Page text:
▪ What Is the Met Gala, and Who Gets to Go? (The New York Times): “Tickets this year are $30,000 apiece, and tables are about $275,000. The party and exhibition are sponsored. All of the money from ticket sales goes to the Costume Institute, which it needs because it is the only one of the Met’s curatorial departments that has to fund itself.”
▪ Everything is currently 40% off at LOFT with code SUNNY (and sale styles are an extra 60% off, no code needed). My picks: Button Pocket Wrap Skirt, Jacquard Ruffle Cuff Top, Eyelet Stripe Shift Skirt, Paisley Jacquard Keyhold Blouse, and Tie Waist Wide Leg Crop Pants. And I hope this is the last time I have to plug these Skinny Tie Waist Pants (see on me here), because it is now an extra 60% off but still available in most sizes.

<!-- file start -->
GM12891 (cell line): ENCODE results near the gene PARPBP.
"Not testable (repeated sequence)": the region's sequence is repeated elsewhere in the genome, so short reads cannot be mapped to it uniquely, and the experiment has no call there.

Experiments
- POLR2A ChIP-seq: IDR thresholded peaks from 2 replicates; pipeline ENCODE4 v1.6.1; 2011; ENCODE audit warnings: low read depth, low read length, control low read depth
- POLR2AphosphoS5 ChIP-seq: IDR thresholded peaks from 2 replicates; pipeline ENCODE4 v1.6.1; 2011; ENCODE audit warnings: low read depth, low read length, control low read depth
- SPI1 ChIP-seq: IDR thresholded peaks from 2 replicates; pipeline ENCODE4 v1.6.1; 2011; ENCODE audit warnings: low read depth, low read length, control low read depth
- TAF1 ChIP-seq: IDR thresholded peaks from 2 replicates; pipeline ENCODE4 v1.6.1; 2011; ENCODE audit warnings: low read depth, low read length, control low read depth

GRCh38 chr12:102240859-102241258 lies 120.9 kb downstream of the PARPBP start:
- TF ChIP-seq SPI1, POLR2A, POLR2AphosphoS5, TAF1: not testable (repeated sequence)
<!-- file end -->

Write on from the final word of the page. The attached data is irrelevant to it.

▪ Bots Aren’t the Enemy in the Information War—We Are (Wired): “Computational propaganda … describes the mixing of algorithms, automation, and human curation to manipulate perceptions, affect cognition, and influence behavior. That human curation is key. People can whitewash buggy botspeak by giving it a human sheen in a retweet. Curators can also identify the cultural flash points … that fire people up, so botnets can ratchet up the velocity of the most incendiary memes.”
▪ Even Wall Street Couldn’t Protect Toms Shoes From Retail’s Storm (Bloomberg): “… Toms is squirming under a load of debt and struggling to attract new shoppers … Toms has about $350 million in total debt, close to 15 times a measure of its annual earnings, according to a December report from Moody’s. Typical distressed retailers average debt loads closer to five or six times earnings, metrics by Fitch Ratings state.”
▪ Muslim Fashion Is a $254 Billion Market–But Big Brand Can’t Crack It (Fast Company): “Over the last few years, major fashion brands have been trying to tap into the lucrative market by creating Muslim-focused lines … Often, these Muslim-specific lines were not as fashion forward as the lines those high-end brands offered non-Muslim customers. The clothing was often less colorful and interesting.”
Have a great weekend!